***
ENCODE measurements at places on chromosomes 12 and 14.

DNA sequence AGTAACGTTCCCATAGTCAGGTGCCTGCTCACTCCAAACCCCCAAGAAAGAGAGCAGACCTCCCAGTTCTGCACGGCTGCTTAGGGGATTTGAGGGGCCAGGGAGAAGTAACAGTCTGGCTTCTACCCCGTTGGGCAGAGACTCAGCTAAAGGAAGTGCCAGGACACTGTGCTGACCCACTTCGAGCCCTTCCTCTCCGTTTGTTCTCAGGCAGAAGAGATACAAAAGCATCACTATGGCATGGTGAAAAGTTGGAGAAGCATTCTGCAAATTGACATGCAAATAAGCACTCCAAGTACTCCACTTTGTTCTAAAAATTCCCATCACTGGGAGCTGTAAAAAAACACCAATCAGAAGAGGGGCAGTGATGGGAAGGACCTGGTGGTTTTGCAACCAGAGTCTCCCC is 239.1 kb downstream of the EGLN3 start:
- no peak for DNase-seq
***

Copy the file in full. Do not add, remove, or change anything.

ENCODE measurements at places on chromosomes 12 and 14.

DNA sequence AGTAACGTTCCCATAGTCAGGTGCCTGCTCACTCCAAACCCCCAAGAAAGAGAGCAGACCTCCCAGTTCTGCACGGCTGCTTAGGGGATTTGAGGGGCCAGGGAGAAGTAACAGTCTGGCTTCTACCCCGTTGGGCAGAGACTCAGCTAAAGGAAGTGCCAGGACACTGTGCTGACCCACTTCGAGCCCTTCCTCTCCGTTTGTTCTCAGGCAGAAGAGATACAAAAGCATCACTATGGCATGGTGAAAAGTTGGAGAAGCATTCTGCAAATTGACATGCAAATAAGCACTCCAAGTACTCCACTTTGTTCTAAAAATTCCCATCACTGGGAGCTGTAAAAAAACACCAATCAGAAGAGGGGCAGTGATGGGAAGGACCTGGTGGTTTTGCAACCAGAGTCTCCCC is 239.1 kb downstream of the EGLN3 start:
- no peak for DNase-seq